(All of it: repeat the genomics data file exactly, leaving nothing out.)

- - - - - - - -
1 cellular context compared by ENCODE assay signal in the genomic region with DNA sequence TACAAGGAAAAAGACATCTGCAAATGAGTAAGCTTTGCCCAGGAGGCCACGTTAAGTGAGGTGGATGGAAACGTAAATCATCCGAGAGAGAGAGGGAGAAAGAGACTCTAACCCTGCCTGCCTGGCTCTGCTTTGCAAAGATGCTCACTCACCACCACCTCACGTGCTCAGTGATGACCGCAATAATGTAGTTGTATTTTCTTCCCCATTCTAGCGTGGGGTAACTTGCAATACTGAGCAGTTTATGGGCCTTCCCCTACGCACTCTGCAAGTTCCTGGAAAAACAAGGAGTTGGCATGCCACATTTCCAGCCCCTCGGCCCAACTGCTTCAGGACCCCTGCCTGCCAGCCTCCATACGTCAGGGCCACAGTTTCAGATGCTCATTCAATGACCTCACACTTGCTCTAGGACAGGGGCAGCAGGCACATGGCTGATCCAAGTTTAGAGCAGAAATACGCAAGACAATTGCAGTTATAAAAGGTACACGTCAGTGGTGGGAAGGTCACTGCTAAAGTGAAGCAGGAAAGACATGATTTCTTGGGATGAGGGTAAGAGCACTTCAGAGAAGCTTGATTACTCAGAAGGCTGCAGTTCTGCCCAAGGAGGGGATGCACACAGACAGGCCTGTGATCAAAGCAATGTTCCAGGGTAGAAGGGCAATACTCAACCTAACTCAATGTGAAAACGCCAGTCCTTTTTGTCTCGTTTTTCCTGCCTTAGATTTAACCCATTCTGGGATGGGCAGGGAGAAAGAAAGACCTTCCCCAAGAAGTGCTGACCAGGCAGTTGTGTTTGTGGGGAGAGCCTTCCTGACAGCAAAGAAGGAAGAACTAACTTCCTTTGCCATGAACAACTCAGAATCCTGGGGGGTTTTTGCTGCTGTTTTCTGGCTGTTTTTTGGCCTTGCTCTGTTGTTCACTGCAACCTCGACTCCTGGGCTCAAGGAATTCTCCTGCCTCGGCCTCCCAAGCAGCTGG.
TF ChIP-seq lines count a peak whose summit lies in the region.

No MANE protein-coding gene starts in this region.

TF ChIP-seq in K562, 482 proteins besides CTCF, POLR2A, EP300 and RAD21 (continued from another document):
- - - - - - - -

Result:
1 cellular context compared by ENCODE assay signal in the genomic region with DNA sequence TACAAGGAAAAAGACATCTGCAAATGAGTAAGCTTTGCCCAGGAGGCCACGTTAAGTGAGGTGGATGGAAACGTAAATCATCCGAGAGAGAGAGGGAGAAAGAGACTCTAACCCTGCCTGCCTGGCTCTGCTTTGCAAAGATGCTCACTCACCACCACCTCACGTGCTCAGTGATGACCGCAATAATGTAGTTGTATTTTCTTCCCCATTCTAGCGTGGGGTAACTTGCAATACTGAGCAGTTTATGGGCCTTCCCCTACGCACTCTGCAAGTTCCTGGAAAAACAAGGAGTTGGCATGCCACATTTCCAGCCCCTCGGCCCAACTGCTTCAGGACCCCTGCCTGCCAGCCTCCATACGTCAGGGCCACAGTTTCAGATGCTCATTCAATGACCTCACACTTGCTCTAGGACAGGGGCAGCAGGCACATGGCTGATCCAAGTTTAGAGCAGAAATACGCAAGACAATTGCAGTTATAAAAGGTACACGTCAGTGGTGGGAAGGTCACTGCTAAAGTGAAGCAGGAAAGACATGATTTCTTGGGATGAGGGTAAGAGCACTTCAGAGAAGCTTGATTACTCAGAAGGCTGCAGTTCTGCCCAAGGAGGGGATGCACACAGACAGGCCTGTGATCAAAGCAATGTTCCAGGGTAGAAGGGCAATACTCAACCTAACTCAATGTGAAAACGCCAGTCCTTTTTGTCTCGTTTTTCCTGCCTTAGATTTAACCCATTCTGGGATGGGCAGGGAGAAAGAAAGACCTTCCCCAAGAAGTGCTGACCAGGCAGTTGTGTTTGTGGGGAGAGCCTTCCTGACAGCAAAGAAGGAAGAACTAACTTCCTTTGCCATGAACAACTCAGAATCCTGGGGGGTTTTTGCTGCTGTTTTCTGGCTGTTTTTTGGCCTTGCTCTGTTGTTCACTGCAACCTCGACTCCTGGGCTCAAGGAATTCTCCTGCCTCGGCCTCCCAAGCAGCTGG.
TF ChIP-seq lines count a peak whose summit lies in the region.

No MANE protein-coding gene starts in this region.

TF ChIP-seq in K562, 482 proteins besides CTCF, POLR2A, EP300 and RAD21 (continued from another document):